Clyde Hubbard basically confirmed that this arrangement was in use at Mexico City. If other mints did it differently, I have no actual proof of that.

I do know that forgers (counterfeiters) making copies of 8 Reales in the USA at times DID NOT use this method of controlling wobble.

My book on Counterfeit Portrait 8Rs is available from Amazon https://www.amazon.com/Counterfeit-.../1500497177/ or from me directly if you want it signed.
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 Posted 01/31/2022  9:27 pm  Show Profile   Bookmark this reply Add swamperbob to your friends list Get a Link to this Reply
I think the basic question is:
Quote:
How Much Wobble do we allow for before looking at the coin as a counterfeit or forgery?


For myself, I will test every 8R from Mexico City which shows wobble to see if passes or fails other rather easy tests.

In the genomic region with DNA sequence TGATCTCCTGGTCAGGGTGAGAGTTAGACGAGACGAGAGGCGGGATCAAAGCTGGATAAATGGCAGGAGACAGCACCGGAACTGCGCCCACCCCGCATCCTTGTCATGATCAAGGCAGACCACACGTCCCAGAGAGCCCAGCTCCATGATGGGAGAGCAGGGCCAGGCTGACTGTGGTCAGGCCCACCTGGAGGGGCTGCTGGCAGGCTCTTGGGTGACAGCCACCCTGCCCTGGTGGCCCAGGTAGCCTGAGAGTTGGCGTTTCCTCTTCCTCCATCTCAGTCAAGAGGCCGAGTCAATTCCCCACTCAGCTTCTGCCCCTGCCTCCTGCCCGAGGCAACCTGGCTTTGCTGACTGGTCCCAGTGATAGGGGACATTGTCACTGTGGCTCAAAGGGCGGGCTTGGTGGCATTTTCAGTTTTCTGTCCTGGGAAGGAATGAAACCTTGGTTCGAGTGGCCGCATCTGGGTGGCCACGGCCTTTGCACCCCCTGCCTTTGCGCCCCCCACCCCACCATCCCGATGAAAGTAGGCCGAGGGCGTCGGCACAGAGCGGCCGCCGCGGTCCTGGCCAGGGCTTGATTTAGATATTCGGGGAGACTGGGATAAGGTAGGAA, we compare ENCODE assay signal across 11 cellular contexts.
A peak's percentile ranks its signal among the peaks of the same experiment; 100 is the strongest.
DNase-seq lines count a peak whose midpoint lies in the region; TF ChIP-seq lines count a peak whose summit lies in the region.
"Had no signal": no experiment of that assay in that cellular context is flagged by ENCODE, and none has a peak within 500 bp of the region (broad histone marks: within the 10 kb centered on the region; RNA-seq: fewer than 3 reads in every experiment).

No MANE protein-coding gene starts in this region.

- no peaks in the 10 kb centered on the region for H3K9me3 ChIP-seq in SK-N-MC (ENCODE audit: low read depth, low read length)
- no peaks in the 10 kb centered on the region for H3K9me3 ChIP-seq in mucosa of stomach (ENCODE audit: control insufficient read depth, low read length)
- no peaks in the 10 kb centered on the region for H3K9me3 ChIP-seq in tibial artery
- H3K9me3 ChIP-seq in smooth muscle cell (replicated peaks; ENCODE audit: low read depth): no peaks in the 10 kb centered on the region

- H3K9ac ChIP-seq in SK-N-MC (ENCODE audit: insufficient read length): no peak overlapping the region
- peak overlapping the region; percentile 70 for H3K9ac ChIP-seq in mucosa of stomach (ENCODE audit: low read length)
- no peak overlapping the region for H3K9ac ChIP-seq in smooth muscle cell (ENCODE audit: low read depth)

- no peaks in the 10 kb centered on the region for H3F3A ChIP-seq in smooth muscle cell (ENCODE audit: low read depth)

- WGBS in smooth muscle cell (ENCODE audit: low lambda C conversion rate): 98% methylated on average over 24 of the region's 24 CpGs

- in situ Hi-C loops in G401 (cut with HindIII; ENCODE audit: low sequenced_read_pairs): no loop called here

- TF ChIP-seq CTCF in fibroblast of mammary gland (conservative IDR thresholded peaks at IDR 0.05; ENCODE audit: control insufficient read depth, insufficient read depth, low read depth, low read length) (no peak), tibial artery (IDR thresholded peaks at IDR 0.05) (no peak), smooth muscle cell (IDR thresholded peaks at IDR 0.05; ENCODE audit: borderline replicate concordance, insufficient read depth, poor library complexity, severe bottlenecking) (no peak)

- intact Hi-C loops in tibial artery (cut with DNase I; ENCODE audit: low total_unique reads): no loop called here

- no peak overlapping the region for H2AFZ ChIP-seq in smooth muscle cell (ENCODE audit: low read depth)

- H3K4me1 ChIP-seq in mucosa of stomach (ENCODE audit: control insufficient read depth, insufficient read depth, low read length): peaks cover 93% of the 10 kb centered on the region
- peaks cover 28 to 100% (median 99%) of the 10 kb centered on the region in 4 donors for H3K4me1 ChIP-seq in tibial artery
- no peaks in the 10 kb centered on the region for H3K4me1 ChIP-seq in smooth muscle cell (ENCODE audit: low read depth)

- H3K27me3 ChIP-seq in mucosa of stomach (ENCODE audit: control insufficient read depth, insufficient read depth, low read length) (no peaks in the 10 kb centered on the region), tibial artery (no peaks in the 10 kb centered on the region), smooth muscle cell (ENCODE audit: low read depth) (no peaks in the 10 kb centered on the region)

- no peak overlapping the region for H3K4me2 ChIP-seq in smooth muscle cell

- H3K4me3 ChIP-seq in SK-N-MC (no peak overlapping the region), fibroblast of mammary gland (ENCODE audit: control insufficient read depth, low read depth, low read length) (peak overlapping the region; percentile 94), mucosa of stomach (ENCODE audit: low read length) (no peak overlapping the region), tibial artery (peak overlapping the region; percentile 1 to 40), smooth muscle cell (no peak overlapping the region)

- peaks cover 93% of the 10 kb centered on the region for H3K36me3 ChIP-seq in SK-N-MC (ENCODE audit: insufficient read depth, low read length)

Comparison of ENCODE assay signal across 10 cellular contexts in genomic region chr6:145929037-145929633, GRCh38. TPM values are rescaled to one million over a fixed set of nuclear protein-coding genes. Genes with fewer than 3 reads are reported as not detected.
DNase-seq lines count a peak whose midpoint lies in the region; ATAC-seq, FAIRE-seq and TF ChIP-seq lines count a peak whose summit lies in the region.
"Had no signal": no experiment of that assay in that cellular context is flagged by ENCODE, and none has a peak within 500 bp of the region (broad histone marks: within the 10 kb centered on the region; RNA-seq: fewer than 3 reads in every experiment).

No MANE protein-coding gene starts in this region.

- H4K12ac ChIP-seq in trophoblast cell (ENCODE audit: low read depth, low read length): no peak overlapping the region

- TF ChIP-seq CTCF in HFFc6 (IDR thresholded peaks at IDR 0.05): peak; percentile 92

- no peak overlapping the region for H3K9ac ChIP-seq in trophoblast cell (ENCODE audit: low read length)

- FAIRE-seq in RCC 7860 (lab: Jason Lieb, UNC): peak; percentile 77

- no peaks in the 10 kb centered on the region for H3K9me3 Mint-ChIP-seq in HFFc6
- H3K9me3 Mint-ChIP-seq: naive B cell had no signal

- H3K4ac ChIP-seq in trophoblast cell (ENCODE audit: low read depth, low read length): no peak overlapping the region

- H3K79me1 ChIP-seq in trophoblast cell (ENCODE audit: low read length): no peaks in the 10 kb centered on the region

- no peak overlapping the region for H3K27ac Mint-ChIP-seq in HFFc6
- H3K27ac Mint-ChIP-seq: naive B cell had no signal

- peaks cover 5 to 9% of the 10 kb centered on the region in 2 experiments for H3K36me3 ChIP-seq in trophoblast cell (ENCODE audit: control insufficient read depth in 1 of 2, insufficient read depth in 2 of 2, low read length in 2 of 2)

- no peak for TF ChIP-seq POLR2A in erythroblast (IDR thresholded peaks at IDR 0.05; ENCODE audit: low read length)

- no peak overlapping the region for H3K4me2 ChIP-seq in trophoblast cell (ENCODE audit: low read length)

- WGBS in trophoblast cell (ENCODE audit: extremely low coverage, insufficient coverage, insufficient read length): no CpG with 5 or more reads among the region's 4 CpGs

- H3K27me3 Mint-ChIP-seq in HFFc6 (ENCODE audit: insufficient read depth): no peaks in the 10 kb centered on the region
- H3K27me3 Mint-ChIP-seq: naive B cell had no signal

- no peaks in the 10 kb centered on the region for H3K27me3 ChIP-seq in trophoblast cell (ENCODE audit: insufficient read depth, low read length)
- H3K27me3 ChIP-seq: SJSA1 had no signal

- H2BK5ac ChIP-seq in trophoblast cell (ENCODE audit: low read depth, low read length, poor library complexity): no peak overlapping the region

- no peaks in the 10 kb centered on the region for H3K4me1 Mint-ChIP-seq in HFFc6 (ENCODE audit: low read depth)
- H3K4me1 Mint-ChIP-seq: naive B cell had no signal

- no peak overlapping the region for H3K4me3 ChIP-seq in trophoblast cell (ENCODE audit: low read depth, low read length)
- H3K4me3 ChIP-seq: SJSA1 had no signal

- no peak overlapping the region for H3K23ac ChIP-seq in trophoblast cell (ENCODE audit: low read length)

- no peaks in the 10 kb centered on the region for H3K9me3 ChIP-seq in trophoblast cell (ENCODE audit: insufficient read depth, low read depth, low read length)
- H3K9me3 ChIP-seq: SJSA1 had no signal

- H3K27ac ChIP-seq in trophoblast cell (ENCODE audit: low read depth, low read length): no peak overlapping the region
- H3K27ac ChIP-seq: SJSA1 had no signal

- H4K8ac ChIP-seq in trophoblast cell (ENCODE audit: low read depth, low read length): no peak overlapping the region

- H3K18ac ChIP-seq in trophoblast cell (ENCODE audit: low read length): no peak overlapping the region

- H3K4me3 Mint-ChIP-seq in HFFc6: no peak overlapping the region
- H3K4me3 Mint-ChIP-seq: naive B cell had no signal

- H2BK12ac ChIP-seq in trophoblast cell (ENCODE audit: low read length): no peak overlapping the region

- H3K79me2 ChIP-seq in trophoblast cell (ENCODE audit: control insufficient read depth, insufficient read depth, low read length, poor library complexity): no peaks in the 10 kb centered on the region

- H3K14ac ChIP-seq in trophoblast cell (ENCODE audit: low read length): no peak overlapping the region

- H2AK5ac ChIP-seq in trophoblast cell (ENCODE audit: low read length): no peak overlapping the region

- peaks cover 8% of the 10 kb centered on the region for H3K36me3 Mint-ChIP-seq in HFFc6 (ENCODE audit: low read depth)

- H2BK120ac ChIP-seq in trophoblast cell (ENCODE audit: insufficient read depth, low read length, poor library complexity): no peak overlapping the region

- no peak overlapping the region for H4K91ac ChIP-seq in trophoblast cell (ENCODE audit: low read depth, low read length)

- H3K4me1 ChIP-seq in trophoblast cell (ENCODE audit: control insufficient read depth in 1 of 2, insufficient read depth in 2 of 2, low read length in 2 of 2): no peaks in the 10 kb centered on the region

Weight
Magnetism
Specific Gravity
XRF test for gold trace

I do not use the same criteria for War Time issues that were produced at times of severe stress on production. These War Time coins have wider ranges of tolerance because corners were cut. However, in periods of stability I would expect that tolerances were far higher, and wobble is virtually missing on genuine coins.
My book on Counterfeit Portrait 8Rs is available from Amazon https://www.amazon.com/Counterfeit-.../1500497177/ or from me directly if you want it signed.
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 Posted 02/02/2022  5:09 pm  Show Profile   Bookmark this reply Add jimmybob96 to your friends list Get a Link to this Reply
Those photos are very educational and telling, thank you. What's interesting about the rim on this piece is that there is a segment of wobble that makes no sense to me, it just abruptly goes from being straight to completely off-center before hitting the overlap. I took a photo with flash on to help accentuate the detail through whatever gunk is on it. In the photo, I tried to bracket the area where it just suddenly drops before terminating back to the normal pattern. It almost look as if somebody did a touch up job or something, most wobbled patterns gradually drift off course.